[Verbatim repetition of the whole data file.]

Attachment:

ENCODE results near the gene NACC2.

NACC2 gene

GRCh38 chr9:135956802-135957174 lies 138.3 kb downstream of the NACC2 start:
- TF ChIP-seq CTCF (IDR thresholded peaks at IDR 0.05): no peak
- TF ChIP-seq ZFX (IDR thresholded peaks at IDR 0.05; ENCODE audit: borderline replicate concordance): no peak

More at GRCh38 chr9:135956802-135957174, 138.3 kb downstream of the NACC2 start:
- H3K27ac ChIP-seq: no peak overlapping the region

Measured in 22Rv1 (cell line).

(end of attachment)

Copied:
ENCODE results near the gene NACC2.

NACC2 gene

GRCh38 chr9:135956802-135957174 lies 138.3 kb downstream of the NACC2 start:
- TF ChIP-seq CTCF (IDR thresholded peaks at IDR 0.05): no peak
- TF ChIP-seq ZFX (IDR thresholded peaks at IDR 0.05; ENCODE audit: borderline replicate concordance): no peak

More at GRCh38 chr9:135956802-135957174, 138.3 kb downstream of the NACC2 start:
- H3K27ac ChIP-seq: no peak overlapping the region

Measured in 22Rv1 (cell line).